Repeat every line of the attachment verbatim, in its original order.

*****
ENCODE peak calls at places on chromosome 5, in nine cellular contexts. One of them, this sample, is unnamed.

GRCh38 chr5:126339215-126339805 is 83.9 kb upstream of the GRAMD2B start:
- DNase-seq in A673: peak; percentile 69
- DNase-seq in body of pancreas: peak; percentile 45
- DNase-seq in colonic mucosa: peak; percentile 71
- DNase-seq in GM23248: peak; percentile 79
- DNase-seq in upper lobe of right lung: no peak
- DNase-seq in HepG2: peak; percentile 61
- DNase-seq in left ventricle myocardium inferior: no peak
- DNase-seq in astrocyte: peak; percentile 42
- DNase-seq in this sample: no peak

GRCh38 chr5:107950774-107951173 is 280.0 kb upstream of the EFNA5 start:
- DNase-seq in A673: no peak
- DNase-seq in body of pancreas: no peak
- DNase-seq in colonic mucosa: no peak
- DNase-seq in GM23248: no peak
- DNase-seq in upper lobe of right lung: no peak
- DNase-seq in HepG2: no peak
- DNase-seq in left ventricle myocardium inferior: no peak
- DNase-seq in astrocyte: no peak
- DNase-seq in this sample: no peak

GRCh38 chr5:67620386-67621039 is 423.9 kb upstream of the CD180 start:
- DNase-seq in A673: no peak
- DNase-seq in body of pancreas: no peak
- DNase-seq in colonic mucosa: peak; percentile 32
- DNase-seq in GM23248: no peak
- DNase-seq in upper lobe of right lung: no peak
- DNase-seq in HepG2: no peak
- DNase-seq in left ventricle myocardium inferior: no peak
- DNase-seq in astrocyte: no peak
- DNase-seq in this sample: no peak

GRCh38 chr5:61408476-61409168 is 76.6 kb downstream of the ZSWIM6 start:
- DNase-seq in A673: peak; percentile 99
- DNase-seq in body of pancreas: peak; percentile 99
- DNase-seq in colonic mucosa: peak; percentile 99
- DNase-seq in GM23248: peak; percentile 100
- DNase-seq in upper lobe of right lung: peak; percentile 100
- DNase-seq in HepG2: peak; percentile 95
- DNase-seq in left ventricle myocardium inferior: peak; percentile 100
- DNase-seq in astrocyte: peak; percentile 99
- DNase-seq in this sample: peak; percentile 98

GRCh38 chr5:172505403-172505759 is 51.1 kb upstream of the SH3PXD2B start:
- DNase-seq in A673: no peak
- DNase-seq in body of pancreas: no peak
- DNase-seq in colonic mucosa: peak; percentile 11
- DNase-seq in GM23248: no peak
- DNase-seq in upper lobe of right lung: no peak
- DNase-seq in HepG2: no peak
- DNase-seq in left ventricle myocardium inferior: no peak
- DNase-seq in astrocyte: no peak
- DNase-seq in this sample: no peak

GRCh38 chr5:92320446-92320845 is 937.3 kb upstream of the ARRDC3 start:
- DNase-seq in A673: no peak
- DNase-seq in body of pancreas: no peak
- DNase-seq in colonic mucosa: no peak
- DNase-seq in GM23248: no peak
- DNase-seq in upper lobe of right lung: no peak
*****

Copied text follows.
ENCODE peak calls at places on chromosome 5, in nine cellular contexts. One of them, this sample, is unnamed.

GRCh38 chr5:126339215-126339805 is 83.9 kb upstream of the GRAMD2B start:
- DNase-seq in A673: peak; percentile 69
- DNase-seq in body of pancreas: peak; percentile 45
- DNase-seq in colonic mucosa: peak; percentile 71
- DNase-seq in GM23248: peak; percentile 79
- DNase-seq in upper lobe of right lung: no peak
- DNase-seq in HepG2: peak; percentile 61
- DNase-seq in left ventricle myocardium inferior: no peak
- DNase-seq in astrocyte: peak; percentile 42
- DNase-seq in this sample: no peak

GRCh38 chr5:107950774-107951173 is 280.0 kb upstream of the EFNA5 start:
- DNase-seq in A673: no peak
- DNase-seq in body of pancreas: no peak
- DNase-seq in colonic mucosa: no peak
- DNase-seq in GM23248: no peak
- DNase-seq in upper lobe of right lung: no peak
- DNase-seq in HepG2: no peak
- DNase-seq in left ventricle myocardium inferior: no peak
- DNase-seq in astrocyte: no peak
- DNase-seq in this sample: no peak

GRCh38 chr5:67620386-67621039 is 423.9 kb upstream of the CD180 start:
- DNase-seq in A673: no peak
- DNase-seq in body of pancreas: no peak
- DNase-seq in colonic mucosa: peak; percentile 32
- DNase-seq in GM23248: no peak
- DNase-seq in upper lobe of right lung: no peak
- DNase-seq in HepG2: no peak
- DNase-seq in left ventricle myocardium inferior: no peak
- DNase-seq in astrocyte: no peak
- DNase-seq in this sample: no peak

GRCh38 chr5:61408476-61409168 is 76.6 kb downstream of the ZSWIM6 start:
- DNase-seq in A673: peak; percentile 99
- DNase-seq in body of pancreas: peak; percentile 99
- DNase-seq in colonic mucosa: peak; percentile 99
- DNase-seq in GM23248: peak; percentile 100
- DNase-seq in upper lobe of right lung: peak; percentile 100
- DNase-seq in HepG2: peak; percentile 95
- DNase-seq in left ventricle myocardium inferior: peak; percentile 100
- DNase-seq in astrocyte: peak; percentile 99
- DNase-seq in this sample: peak; percentile 98

GRCh38 chr5:172505403-172505759 is 51.1 kb upstream of the SH3PXD2B start:
- DNase-seq in A673: no peak
- DNase-seq in body of pancreas: no peak
- DNase-seq in colonic mucosa: peak; percentile 11
- DNase-seq in GM23248: no peak
- DNase-seq in upper lobe of right lung: no peak
- DNase-seq in HepG2: no peak
- DNase-seq in left ventricle myocardium inferior: no peak
- DNase-seq in astrocyte: no peak
- DNase-seq in this sample: no peak

GRCh38 chr5:92320446-92320845 is 937.3 kb upstream of the ARRDC3 start:
- DNase-seq in A673: no peak
- DNase-seq in body of pancreas: no peak
- DNase-seq in colonic mucosa: no peak
- DNase-seq in GM23248: no peak
- DNase-seq in upper lobe of right lung: no peak